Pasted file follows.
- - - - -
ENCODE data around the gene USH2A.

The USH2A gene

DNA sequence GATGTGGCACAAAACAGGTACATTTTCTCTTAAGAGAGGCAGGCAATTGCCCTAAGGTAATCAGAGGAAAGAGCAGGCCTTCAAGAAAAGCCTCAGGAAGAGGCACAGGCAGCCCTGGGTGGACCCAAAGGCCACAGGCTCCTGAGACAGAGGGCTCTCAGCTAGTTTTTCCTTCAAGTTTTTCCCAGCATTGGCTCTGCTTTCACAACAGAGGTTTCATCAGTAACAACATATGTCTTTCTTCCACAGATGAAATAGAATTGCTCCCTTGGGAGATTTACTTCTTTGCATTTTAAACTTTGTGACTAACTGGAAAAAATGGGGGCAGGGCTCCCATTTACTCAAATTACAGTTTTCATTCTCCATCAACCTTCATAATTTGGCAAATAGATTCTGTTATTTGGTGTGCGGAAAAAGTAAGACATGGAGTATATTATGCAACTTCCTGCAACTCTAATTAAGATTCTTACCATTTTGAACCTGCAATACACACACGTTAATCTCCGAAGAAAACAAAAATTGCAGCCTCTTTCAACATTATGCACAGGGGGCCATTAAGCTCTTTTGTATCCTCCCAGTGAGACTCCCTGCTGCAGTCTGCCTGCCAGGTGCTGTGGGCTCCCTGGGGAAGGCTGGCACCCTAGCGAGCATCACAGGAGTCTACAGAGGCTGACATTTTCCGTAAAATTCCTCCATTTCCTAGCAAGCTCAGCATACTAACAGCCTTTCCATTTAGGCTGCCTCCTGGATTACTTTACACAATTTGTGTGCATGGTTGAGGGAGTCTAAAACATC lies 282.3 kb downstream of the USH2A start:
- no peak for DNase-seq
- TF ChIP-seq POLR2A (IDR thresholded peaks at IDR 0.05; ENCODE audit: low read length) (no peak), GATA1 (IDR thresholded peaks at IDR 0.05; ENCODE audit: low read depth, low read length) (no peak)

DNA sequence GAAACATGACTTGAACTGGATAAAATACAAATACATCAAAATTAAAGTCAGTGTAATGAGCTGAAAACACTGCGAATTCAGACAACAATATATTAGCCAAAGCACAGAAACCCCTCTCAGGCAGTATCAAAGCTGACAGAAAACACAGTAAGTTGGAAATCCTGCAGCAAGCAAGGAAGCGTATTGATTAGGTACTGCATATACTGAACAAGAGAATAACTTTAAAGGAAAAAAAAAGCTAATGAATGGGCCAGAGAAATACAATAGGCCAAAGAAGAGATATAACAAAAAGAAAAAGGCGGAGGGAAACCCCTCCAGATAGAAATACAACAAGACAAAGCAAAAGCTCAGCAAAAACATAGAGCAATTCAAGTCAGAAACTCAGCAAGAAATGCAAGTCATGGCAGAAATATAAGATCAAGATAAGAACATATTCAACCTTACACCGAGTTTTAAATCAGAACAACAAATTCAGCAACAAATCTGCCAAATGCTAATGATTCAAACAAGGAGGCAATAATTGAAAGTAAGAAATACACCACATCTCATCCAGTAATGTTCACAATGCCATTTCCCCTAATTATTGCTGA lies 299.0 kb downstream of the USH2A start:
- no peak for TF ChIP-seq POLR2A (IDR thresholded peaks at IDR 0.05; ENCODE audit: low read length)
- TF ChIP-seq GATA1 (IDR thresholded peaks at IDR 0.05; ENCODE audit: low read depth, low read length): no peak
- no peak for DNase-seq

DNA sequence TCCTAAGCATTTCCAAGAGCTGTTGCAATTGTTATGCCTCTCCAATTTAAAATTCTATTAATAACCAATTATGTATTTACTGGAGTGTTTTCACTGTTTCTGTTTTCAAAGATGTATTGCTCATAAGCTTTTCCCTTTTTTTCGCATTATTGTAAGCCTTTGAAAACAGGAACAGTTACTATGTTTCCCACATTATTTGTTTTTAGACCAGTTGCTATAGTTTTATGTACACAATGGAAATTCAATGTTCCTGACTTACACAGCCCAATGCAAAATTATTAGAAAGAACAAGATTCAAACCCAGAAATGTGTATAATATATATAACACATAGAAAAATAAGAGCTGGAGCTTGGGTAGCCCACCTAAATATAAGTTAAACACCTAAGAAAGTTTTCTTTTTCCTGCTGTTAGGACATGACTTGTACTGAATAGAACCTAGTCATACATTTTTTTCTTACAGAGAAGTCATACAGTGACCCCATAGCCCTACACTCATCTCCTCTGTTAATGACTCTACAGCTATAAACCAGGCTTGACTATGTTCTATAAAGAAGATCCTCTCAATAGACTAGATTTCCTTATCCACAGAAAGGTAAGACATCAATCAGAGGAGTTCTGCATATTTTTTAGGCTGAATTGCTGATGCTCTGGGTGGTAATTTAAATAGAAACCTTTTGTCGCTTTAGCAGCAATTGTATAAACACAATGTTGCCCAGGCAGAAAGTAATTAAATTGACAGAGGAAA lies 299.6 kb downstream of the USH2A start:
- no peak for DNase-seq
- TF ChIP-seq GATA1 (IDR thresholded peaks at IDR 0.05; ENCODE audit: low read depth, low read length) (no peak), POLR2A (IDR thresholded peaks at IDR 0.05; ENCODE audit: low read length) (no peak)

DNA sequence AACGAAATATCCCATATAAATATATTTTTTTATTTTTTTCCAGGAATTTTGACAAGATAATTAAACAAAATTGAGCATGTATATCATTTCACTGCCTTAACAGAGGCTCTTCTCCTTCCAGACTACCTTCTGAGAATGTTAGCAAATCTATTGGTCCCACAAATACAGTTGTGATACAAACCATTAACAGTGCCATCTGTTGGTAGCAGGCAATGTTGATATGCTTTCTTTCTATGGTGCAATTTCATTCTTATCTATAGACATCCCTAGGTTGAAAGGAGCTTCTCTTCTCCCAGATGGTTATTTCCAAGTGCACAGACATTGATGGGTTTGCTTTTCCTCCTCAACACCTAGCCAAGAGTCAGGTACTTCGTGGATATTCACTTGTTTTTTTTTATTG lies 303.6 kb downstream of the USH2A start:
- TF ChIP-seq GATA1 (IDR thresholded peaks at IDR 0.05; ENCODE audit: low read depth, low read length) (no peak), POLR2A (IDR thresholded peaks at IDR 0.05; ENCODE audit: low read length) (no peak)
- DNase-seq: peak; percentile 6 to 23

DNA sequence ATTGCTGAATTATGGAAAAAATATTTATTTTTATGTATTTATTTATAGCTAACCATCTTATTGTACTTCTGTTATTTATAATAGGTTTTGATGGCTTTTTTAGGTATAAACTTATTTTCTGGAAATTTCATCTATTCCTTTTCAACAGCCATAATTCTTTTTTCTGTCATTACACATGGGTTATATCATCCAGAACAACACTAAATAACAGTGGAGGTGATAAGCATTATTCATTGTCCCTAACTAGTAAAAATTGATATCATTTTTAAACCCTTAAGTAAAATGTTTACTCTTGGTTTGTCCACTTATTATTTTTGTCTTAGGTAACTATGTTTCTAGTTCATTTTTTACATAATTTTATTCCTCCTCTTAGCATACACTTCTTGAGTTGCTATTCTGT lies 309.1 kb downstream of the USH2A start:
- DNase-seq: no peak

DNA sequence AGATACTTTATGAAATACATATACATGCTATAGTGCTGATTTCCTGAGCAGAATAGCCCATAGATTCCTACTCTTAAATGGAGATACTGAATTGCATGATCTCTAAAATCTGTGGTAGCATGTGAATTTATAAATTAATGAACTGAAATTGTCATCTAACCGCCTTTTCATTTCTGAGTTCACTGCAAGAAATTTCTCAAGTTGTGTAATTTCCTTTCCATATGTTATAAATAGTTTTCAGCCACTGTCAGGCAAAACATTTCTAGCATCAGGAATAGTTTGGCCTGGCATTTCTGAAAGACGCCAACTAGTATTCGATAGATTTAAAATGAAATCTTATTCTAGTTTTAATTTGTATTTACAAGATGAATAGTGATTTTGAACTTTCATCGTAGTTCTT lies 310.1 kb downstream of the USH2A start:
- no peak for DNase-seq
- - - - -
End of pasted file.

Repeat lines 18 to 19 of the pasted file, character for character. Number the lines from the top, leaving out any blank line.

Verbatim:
DNA sequence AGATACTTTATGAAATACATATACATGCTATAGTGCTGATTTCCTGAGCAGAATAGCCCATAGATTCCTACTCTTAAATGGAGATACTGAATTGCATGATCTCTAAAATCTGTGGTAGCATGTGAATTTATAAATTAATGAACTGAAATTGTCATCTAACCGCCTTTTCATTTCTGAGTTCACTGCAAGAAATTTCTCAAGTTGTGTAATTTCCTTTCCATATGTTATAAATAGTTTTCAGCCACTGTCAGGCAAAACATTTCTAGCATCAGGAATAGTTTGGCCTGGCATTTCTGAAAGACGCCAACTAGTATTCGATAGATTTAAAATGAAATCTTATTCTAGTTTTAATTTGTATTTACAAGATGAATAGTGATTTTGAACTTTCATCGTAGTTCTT lies 310.1 kb downstream of the USH2A start:
- no peak for DNase-seq